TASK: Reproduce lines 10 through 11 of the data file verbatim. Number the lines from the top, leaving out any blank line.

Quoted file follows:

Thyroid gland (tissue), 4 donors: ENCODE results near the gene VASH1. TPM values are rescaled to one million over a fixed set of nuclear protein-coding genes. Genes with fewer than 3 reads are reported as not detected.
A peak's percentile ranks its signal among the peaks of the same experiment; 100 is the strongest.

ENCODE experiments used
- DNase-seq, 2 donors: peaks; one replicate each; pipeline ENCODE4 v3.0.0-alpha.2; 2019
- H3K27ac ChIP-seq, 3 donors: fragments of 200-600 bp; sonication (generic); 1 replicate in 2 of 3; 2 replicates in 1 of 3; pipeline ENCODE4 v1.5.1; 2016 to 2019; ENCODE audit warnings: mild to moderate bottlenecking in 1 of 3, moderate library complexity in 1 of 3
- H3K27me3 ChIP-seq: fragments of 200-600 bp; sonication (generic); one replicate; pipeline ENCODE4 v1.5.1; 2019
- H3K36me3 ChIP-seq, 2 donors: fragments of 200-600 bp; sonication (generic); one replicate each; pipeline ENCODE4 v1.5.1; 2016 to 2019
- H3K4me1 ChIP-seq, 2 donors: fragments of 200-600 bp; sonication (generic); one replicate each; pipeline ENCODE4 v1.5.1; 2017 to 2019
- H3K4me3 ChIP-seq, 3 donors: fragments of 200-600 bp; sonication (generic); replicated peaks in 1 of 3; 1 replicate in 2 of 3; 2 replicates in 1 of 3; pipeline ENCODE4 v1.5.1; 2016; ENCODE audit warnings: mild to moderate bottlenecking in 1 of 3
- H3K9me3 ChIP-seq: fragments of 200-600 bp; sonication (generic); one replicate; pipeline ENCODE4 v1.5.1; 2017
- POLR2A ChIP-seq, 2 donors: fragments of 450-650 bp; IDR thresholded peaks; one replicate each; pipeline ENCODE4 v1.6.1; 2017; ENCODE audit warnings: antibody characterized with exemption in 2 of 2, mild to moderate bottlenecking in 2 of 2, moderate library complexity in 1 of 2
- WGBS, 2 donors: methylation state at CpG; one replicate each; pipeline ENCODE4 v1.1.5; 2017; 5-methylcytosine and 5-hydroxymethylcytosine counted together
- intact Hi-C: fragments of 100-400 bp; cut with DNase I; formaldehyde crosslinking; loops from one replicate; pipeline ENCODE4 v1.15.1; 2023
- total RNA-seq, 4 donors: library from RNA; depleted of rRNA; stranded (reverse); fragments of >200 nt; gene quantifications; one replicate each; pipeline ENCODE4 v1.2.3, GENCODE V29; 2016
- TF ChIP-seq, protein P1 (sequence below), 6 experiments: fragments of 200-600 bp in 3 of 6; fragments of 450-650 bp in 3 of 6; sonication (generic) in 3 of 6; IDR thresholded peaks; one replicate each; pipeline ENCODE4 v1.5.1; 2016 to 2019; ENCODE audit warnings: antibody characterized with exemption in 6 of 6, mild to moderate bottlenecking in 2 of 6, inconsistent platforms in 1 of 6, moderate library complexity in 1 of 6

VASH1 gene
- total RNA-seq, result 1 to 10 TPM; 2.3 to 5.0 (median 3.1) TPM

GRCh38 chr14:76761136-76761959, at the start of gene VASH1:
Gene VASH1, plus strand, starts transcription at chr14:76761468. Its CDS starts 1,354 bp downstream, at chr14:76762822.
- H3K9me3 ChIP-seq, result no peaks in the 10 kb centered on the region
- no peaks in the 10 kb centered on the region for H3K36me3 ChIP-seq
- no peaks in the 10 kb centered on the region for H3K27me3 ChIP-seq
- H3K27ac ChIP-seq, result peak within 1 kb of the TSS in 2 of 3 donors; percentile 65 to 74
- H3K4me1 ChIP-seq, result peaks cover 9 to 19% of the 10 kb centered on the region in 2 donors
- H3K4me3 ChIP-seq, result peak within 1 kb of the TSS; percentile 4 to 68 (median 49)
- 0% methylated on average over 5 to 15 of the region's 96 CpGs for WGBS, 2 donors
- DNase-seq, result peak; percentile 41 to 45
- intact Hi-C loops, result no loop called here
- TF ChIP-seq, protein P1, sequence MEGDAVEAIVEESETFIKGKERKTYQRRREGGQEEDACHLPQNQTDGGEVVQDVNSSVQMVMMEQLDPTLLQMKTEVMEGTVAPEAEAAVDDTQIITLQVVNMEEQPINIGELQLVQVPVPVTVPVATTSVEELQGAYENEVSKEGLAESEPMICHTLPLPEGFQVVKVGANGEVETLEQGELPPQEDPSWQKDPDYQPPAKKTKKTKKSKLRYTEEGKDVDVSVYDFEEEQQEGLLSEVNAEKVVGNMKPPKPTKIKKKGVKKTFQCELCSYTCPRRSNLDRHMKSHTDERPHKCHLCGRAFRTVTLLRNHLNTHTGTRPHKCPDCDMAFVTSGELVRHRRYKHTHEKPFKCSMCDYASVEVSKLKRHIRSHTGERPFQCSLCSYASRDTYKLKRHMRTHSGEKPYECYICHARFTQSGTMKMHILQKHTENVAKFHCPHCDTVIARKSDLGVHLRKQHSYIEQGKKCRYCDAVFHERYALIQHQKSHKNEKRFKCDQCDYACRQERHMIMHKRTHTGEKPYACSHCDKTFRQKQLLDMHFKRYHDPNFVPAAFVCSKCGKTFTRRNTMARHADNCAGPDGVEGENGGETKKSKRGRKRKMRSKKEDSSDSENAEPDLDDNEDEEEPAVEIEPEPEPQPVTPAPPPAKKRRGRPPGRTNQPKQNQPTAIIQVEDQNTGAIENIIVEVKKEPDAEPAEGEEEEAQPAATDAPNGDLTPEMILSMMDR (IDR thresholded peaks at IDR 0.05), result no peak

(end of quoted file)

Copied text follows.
- H3K9me3 ChIP-seq: fragments of 200-600 bp; sonication (generic); one replicate; pipeline ENCODE4 v1.5.1; 2017
- POLR2A ChIP-seq, 2 donors: fragments of 450-650 bp; IDR thresholded peaks; one replicate each; pipeline ENCODE4 v1.6.1; 2017; ENCODE audit warnings: antibody characterized with exemption in 2 of 2, mild to moderate bottlenecking in 2 of 2, moderate library complexity in 1 of 2